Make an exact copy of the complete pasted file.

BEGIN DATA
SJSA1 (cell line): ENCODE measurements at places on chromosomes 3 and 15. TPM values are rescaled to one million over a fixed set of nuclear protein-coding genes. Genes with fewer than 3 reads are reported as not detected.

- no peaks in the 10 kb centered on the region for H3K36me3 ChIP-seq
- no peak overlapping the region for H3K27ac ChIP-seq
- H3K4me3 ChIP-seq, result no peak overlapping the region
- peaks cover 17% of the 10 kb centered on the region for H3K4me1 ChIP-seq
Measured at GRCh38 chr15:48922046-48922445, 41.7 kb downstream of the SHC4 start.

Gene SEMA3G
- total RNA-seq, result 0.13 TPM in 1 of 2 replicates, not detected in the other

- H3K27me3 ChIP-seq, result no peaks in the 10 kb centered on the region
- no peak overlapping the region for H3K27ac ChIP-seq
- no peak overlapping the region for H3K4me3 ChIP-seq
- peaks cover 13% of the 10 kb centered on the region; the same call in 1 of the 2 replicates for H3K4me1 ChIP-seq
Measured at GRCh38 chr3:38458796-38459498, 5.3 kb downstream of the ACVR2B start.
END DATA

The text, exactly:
SJSA1 (cell line): ENCODE measurements at places on chromosomes 3 and 15. TPM values are rescaled to one million over a fixed set of nuclear protein-coding genes. Genes with fewer than 3 reads are reported as not detected.

- no peaks in the 10 kb centered on the region for H3K36me3 ChIP-seq
- no peak overlapping the region for H3K27ac ChIP-seq
- H3K4me3 ChIP-seq, result no peak overlapping the region
- peaks cover 17% of the 10 kb centered on the region for H3K4me1 ChIP-seq
Measured at GRCh38 chr15:48922046-48922445, 41.7 kb downstream of the SHC4 start.

Gene SEMA3G
- total RNA-seq, result 0.13 TPM in 1 of 2 replicates, not detected in the other

- H3K27me3 ChIP-seq, result no peaks in the 10 kb centered on the region
- no peak overlapping the region for H3K27ac ChIP-seq
- no peak overlapping the region for H3K4me3 ChIP-seq
- peaks cover 13% of the 10 kb centered on the region; the same call in 1 of the 2 replicates for H3K4me1 ChIP-seq
Measured at GRCh38 chr3:38458796-38459498, 5.3 kb downstream of the ACVR2B start.